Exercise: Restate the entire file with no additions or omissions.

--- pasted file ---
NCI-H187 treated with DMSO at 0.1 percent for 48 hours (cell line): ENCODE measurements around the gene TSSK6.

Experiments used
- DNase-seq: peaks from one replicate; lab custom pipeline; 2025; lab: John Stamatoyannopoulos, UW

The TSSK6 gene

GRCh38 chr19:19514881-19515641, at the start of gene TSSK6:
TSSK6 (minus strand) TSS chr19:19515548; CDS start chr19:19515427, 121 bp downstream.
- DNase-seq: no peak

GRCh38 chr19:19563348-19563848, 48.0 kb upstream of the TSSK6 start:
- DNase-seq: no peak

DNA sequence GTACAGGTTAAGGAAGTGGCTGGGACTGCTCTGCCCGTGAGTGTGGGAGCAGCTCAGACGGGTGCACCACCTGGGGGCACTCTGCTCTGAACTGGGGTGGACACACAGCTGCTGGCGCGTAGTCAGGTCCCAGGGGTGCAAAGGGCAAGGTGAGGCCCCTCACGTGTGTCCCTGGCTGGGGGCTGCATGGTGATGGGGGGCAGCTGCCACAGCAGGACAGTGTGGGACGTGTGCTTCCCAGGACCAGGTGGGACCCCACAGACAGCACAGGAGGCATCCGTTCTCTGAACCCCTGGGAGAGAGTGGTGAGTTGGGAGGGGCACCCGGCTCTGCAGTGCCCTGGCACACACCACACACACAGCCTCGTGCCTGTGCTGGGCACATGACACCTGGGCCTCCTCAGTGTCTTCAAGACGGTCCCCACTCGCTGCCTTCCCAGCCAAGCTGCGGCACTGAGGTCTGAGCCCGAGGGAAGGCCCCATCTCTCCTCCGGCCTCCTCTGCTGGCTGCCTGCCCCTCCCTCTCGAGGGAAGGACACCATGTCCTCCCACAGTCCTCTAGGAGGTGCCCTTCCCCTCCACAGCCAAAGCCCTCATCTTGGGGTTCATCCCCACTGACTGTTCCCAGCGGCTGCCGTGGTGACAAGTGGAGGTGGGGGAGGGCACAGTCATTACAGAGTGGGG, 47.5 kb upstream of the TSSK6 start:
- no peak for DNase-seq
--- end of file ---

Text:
NCI-H187 treated with DMSO at 0.1 percent for 48 hours (cell line): ENCODE measurements around the gene TSSK6.

Experiments used
- DNase-seq: peaks from one replicate; lab custom pipeline; 2025; lab: John Stamatoyannopoulos, UW

The TSSK6 gene

GRCh38 chr19:19514881-19515641, at the start of gene TSSK6:
TSSK6 (minus strand) TSS chr19:19515548; CDS start chr19:19515427, 121 bp downstream.
- DNase-seq: no peak

GRCh38 chr19:19563348-19563848, 48.0 kb upstream of the TSSK6 start:
- DNase-seq: no peak

DNA sequence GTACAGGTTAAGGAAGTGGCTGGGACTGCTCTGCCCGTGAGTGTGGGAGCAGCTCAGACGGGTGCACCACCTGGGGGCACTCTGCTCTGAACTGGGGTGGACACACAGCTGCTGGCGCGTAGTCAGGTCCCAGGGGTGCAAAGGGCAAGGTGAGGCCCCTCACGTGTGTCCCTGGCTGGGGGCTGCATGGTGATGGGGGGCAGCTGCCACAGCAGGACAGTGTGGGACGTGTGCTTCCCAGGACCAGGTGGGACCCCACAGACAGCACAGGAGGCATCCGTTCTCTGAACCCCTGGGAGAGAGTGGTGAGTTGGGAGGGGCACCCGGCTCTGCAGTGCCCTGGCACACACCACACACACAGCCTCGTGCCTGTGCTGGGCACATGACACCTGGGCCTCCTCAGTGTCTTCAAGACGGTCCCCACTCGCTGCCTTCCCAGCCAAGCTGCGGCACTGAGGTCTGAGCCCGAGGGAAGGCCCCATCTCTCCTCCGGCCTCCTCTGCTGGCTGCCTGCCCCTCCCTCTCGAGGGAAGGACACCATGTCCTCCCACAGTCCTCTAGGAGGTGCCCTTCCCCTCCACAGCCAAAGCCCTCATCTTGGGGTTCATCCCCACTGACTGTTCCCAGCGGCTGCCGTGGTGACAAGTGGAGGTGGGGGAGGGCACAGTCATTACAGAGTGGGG, 47.5 kb upstream of the TSSK6 start:
- no peak for DNase-seq